The Book Nook: ‘The Map of Salt and Stars’ humanizes refugees with a compelling intertwined journey

The intellectual heritage of the Middle East is central to Zeyn Joukhadar’s debut novel “The Map of Salt and Stars” as he presents a double tale of the voyages of two young girls between the contemporary Middle East and its empire-studded far past. 

Beginning in present-day Manhattan, Nour is a young girl struggling to come to terms with the death of her beloved father. Nour and her family move back to their matrilineal “hot and rainless” city of Homs, Syria, where her mother is noticeably happier. Nour’s story is intertwined with the tale of Rawiya, a 12th century girl from what is now modern-day Morocco who travels with the mapmaker al-Idrisi (an actual historical figure) on a quest to map the Mediterranean. Nour is told Rawiya’s story by her cartographer father, and keeps it with her during their travail to safety. 

The novel primarily humanizes refugees and since the Western media, especially in the past few years, has consistently portrayed refugees as a danger, this book serves a needed purpose. The plot progresses at a smooth pace and the book is separated into five parts, named after the regions the characters venture through with an accompanying poem about the region written by Joukhadar. The plot is enriched with the inclusion of Rawiya’s story and presents converse views of the Middle East. Joukhadar also includes many “One Thousand and One Night”-type mythologies that Rawiya and her friends encounter, such as battling the winged-beast Roc and their visits to gemstone-studded palaces. 

The novel also successfully tackles topics like the death of family members and dual identities. Nour constantly struggles with the loss of her father, though it’s endearing as the story of Rawiya comforts her and is a piece of her father through all of their troubles. Additionally, Nour struggles with her identity as a Syrian-American and her inability to speak Arabic, even pointedly being scorned by her Syrian-born sister, “what kind of Syrian are you? You don’t even speak Arabic.” These two issues are constant for Nour throughout the story, and it adds a certain relatable depth to her character.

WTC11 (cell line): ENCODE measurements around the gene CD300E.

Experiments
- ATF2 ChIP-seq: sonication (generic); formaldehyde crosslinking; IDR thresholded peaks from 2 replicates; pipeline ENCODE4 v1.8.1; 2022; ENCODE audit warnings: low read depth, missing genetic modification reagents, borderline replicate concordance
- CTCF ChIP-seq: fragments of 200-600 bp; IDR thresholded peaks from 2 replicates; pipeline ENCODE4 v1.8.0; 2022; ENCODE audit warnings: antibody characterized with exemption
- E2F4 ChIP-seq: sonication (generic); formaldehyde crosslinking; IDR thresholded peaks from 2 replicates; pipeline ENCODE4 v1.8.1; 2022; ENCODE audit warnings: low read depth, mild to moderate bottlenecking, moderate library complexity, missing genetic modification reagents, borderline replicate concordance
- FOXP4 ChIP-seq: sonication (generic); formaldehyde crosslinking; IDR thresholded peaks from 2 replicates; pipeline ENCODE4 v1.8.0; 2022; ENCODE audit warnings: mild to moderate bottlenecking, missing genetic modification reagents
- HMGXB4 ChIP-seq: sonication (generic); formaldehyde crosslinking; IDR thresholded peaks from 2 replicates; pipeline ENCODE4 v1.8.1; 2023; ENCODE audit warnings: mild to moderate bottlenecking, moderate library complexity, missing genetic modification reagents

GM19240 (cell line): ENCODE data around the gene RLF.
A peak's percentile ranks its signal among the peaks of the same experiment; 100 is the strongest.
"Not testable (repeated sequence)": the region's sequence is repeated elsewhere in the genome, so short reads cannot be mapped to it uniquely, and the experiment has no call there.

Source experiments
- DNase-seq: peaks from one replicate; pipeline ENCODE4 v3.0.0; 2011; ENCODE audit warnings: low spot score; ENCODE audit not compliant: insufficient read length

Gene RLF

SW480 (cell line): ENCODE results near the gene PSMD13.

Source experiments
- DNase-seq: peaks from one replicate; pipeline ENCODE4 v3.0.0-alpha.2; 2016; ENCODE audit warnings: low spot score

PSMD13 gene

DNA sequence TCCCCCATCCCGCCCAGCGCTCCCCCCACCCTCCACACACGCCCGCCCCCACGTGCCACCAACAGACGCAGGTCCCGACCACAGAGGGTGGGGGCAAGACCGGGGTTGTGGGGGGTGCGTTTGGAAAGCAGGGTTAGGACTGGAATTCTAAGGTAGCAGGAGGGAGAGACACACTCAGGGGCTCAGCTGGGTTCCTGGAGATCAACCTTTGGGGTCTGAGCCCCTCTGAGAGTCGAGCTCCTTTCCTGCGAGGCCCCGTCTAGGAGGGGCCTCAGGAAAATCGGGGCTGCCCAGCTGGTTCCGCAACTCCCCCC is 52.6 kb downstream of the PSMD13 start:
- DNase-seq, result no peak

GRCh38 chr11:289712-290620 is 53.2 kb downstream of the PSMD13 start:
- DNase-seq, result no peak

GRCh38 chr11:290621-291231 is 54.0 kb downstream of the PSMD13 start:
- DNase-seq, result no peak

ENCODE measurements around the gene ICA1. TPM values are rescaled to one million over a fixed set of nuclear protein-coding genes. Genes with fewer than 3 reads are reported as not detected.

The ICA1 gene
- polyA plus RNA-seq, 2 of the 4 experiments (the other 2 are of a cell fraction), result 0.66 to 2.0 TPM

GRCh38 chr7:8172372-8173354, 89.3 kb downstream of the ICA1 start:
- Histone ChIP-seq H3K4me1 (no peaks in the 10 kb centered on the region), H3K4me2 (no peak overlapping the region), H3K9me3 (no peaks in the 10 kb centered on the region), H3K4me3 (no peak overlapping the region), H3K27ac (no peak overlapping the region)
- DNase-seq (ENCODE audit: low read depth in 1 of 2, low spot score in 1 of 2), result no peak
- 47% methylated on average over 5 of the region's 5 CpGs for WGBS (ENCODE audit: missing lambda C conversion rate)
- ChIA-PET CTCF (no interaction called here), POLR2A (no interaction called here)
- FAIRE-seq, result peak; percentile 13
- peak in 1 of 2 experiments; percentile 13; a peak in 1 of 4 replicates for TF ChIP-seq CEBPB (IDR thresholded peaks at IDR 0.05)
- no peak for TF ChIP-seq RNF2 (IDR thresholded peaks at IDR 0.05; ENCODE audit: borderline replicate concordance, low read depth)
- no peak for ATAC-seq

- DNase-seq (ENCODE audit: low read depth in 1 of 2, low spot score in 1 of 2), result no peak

Though the main characters were rich and complex, those in supporting roles lacked consistent foundations. Unfortunately, Nour’s sisters didn’t feel all that real and the novel would have benefitted from a deeper study of her sisters that play central roles to Nour’s development as a character. Rawiya seems more underdeveloped as a character and instead seems like the previous incarnation of Nour. Though Rawiya’s journey is compelling, I preferred Nour’s because of its detail and service to the ultimate narrative. The other characters on Rawiya’s journey, especially her love interest, are hardly complex and the reader may struggle to connect with them. The mass of characters and little space to develop them may be one of the few downsides to a split-narrative format. However, the one exception would be Nour’s mother who was fairly well developed because Joukhadar described when she first met her husband and the reader gets some insight into her emotional state throughout the novel.    

On a personal note, as a member of the Syrian diaspora I approached this book with much skepticism. The war is extremely polarizing and it’s been difficult to watch Syria become engulfed in war. I neither wanted to revisit that feeling nor did I want to be lectured politically about the current crisis, two things that I encounter all too frequently. So in this respect, Joukhadar’s book was a breath of fresh air and humanizes this population while explaining their circumstances sans an overt political message. 

Despite some lackluster characters, “The Map of Salt and Stars” is a vivid read and Joukhadar balances the harsh and horrific nature of a refugee’s journey with a lyrical myth creating a stunning and vibrant work. Nour’s navigation of her identities and struggle with personal loss are deeply moving and presents a fresh and far kinder view of refugees that is normally obfuscated in the mainstream.    

Verdict: Joukhadar’s debut novel gives a face to the depersonalized groups of refugees seen in the media. Coupled with the story of two wise young girls from different times, Joukhadar effectively crafts an interesting, beautiful and moving narrative on a sensitive topic. Though some characters lacked depth, the novel is overall a gripping read and Joukhadar’s future novels are eagerly anticipated. 

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